Walking through the neighborhoods of Valparaíso, Chile is like a look at centuries of European architecture painted in a rainbow of hues and graffitied everywhere in between. Until the Panama Canal sliced through Latin America, this central Chilean city was the most important port town on the Pacific -- with every powerful country looking to set up shop on its shores. French, Germans, English, you name it, built here in their own style but today the Chileans have reclaimed the "Jewel of the Pacific" with a flair that's irresistibly their own.
Port life is still central to the culture of Valparaíso, with boats pulling in fresh fish for some of the best seafood in Chile.
Plaza Sotomayor holds some of the grandest buildings in town including the British-built Queen Victoria Hotel, the American Fire Company, and the Chilean Naval Command Building -- quiet the cultural mix.
Though originally for the working folk, today's real heart of the town is the neighborhoods stacked up the mountain.
There are few funiculars to get people up the hill in a hurry, but even more fun are the hundreds of staircases that connect uptown and downtown.
Grand houses like this German-style chalet neighbor with French Mansard mansions, make walking tours (we took a great one with "Tours for Tips") a design feast.
Though if we had to pick one signature style, that is pure Valpo, it would have to be these corrugated-metal cuties. The working class would bring this excess shipping material home from the docks to build homes on the cheap. With so many houses made out of scrap metal you would think the city would look like a shanty town but with a bright coat of paint and scalloped trim, it's resourcefully charming.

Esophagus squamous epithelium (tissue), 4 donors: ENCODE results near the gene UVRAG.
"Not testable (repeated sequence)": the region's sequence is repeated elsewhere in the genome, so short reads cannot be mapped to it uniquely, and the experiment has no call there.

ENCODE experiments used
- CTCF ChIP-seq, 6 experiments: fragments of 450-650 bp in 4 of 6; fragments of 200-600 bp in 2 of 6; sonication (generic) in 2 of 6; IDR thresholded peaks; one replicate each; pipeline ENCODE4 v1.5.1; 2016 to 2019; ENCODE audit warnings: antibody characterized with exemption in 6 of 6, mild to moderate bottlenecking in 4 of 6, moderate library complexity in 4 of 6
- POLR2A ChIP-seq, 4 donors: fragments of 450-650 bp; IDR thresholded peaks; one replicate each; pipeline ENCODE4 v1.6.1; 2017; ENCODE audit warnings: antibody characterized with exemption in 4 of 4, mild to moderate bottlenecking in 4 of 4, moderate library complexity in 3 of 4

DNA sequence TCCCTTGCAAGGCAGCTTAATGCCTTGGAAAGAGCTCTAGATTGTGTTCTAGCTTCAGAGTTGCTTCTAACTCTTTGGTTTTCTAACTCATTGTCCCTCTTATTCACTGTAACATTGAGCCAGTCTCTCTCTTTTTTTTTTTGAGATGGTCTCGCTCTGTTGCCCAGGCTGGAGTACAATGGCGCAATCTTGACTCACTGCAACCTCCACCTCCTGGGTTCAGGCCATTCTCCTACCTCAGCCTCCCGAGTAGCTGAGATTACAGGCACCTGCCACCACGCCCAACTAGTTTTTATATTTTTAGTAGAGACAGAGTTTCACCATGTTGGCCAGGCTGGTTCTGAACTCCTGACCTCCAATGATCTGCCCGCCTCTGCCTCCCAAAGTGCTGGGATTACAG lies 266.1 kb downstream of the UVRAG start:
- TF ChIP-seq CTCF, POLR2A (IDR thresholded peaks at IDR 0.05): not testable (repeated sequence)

If you ever stroll by the Valparaíso courthouse, make sure to give this "Lady of Justice" a closer look. As the story goes, when a Frenchman slept with the wife of the Chilean judge, he was expelled from the country. For revenge, the Frenchman sent this statue of a lady with her scales in a knot and sword sloppily at her side, but it wasn't until decades later when someone recognized the irony of this prominently displayed statue. So embarrassed the town didn't want to admit their naïveté -- instead they explained the Lady of Injustice's presence outside as a contrasting reminder of the fairness within.
After the Canal opened in 1914 Valparaíso slipped into decline and until the 1990s, drug dealers had their run of even the nicest part of town. This former mansion was looted for its marble floors, gold fixtures and crystal chandeliers. Today safety in the neighborhood has been "mostly" restored but buildings like this serve as a reminder of their rough-and-tumble times.
Graffiti and bad neighborhoods usually go hand-in-hand but Valpo turned these scars on the town into a mark of pride. Instead of cracking down on taggers, the town decided to outshine them instead. They commissioned artists to cover the city's walls with inspiring and insightful imagery that has stood the test of time (which in graffiti land is a few short months). Now the art goes well beyond the walls -- even gutters get glorified like in the mosaic above.
Pushing the limits of the canvas, this artist uses stairs to paint a port scene and the storm drain for a its ocean reflection.
QUICK GUIDE: Valparaíso
Walking Tour: Tours for Tips was such fun and so informative -- a must do!
Unique Eats: Bijoux Restobar does not have a menu but a chef ready to satisfy your every craving. A truly unique dining experience.
Coffee House: Brighton Cafe is set in charming cliff-side house for the best views in town.
Bar Scene: Sabor Calor is the chic source for creative cocktails.
For more views of Valparaíso, check out our around-the-world travel blog, HoneyTrek.com